Join the First Take crew each Thursday at 8:35 AM as they talk about Colorado’s cultural scene with Arts District host Carrie Saldo. Below is the summary from September 17, 2015. 


‘Alice’ Leaves Fourth Wall in Shards

Moments into Lookinglass Alice its protagonists peer into a mirror. It shatters (the only spoiler you’ll read here) and so does the fourth wall. And so goes the audience, down the rabbit hole for 90 minutes of whimsy and wonderment.

Originated at Chicago’s Lookingglass Theatre Company director by David Catlin, drew inspiration from all three of Lewis Carroll’s novels for the production. Alice boogies with Tweedle Dee and Tweedle Dum, plays fetch with the Cheshire Cat, and, of course, enjoys a sporting game of croquet with the lofty Red Queen.

The show’s text and action is rich with silly humor. For instance, the hedgehogs, which serve as the queen’s croquet balls, quell the pain of their life’s work with alcohol. How else might one react to the Red Queen’s consistent demand for “shots?”


The humor is accompanied by plenty of literary references and symbolism. But just as the mind begins to chase introspection, stage action triggers laughter, or utter awe, and snaps you back into the present.


“This is a captivating production that allows audiences of all ages to join Alice as she literally
tumbles down the rabbit hole,” Kent Thompson Denver Center artistic director said in a statement.


The production, action packed and without an intermission, incorporates numerous circus elements including aerial work and balancing acts. But it forgoes the usual Big Top pomp that telegraphs a death-defying feat about to unfold. The result is surprise after surprise.


The performances’ five actors, save Alice, take on at least three roles each. Because of the physical demands of playing Alice, she is rarely off stage, two actors – Lauren Hirte and Lindsey Noel Whiting – alternate the role.

“This show is a little bit like Everest so the people who are willing to come back and do it again have to be a little nuts, in a good way,” said Noel Whiting, in a statement. “It’s very hard work and you don’t work that hard for something unless you really love it.”

The show, at Denver Center’s Stage theater until October 11, is worthy of that ardor.


45 Years of Thinking Big

How do you celebrate four-and-a-half decades of performance? If you are Cleo Parker Robinson you do it by premiering a lot of new work. Two different full-length evenings of dance and a musical to be precise.  


“We have never done anything small,” said Parker Robinson the company founder and choreographer. “And the role that it can play in bringing community together is even more significant now.”

She admitted coordinating the pieces of that picture, which has three new performances running in succession, kept her going non-stop. But Parker Robinson showed no indications of slowing.


“We are just a little bit as high as a kite,” she said. “But instead of being about reefer it’s about that natural Rocky Mountain high that we know so well and we have been bringing to audiences all these years.”


The company’s most recent offerings include Mystical Abyss, which ran earlier this month, and Bamboula, slated for two upcoming performances at the Newman Center for the Performing Arts.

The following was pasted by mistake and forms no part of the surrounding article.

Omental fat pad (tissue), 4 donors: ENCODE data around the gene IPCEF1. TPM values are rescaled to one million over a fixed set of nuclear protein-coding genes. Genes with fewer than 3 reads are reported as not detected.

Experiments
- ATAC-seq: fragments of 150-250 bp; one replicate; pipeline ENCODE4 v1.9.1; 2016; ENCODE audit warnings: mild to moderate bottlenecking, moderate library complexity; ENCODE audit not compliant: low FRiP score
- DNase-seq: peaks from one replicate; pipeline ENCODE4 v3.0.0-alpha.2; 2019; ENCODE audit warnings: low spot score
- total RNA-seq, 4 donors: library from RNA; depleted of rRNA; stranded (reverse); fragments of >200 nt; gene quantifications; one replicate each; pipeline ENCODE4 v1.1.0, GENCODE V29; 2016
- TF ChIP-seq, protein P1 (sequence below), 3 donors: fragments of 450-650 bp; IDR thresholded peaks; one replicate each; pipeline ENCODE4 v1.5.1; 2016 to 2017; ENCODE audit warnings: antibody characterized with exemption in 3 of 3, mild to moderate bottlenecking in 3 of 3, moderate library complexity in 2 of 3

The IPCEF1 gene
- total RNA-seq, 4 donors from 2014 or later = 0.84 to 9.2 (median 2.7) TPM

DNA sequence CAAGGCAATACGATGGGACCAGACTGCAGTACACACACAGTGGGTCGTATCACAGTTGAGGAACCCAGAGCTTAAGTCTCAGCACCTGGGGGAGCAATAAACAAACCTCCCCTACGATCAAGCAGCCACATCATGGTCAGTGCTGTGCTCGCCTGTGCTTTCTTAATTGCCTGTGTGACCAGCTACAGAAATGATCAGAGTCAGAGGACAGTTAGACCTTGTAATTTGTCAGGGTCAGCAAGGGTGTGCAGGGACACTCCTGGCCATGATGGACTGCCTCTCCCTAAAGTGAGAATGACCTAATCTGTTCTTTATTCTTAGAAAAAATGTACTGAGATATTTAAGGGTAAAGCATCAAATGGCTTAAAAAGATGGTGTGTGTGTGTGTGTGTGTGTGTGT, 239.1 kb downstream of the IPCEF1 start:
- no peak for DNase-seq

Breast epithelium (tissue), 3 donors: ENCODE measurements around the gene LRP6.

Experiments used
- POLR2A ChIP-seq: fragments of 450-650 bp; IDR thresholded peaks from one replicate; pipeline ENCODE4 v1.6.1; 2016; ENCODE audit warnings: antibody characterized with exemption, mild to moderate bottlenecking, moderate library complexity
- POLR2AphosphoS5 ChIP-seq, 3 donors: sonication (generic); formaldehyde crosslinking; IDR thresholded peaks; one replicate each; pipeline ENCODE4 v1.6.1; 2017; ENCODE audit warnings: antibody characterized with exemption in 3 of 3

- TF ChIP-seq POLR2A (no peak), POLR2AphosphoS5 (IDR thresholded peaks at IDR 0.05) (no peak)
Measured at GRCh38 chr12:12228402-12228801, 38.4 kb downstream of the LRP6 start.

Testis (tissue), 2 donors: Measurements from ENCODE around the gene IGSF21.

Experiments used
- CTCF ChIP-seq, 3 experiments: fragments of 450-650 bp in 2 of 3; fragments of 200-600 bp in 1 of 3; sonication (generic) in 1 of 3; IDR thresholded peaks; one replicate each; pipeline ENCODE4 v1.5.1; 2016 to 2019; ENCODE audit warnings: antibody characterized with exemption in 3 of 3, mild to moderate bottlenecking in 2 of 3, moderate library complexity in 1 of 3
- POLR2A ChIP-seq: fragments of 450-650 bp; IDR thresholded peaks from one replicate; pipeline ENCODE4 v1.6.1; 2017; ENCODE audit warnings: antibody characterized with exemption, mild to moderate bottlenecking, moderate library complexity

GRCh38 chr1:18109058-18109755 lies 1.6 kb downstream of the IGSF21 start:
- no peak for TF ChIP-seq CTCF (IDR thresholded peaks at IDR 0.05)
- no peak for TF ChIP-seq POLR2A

The latter is a retrospective of the company’s work –  with Parker Robinson selecting her 1971 dance To My Father’s House; Serendipity, created by Eleo Pomare; and Jeffrey Paige’s 2013 work Star of the Show – and includes Bamboula, newly created for the company by Millicent Johnnie.


Parker Robinson said the work traces the bamboula, a traditional dance that’s part worship and part protest, in New Orleans to its roots in Africa. She said it is reminiscent of the “delicious” and “spirited” blend of food and music available in the Big Easy. (But in performance “the food” is movement, nourishing the artistic palate.)


Meanwhile, the musical Uncle Jed’s Barbershop will play at the company’s Park Avenue West theater. Based on the Margaree King Mitchell children’s book by the same title, and set in the 1920s it tells the storyan African American barbers’ life-long pursuit of his own business.  


Through the years, Parker Robinson has alternated between creator and commissioner, making her own work and bringing the vision of emerging and established choreographers to Denver.

That approach has yielded numerous new dances that have invited audiences to ponder cultural traditions, race, religion, politics and more.

The creative explorations of Cleo Parker Robinson Dance are unlikely to decrease.  have varied there has been one constant for the small non-profit.


“It is designed to show the larger picture of what is possible,” within the Denver community and beyond she said.


Tonight on Arts District


The work of painter and muralist Thomas Hart Benton depicted early and mid 20th century working class American life, much of it in the Midwest.

Benton, along with Grant Wood, and John Steuart Curry, pioneered a painting style known as Regionalism. It is the style that many identify with him. But an exhibit at Evergreen Fine Art showed a different aspect of Benton’s work, rarely displayed – his sketches.


Anna Skibska’s [SKEEB-ska] work is often installed in large darkened gallery spaces, which naturally draws the eye through a forest-like environment of intricately woven towering glass structures.

Born in Poland, she studied architecture, fine arts and painting but she describes her work with glass as storytelling. Producer Leslie Dodson brings viewers inside the exhibit titled Reveries
at the Loveland Museum.

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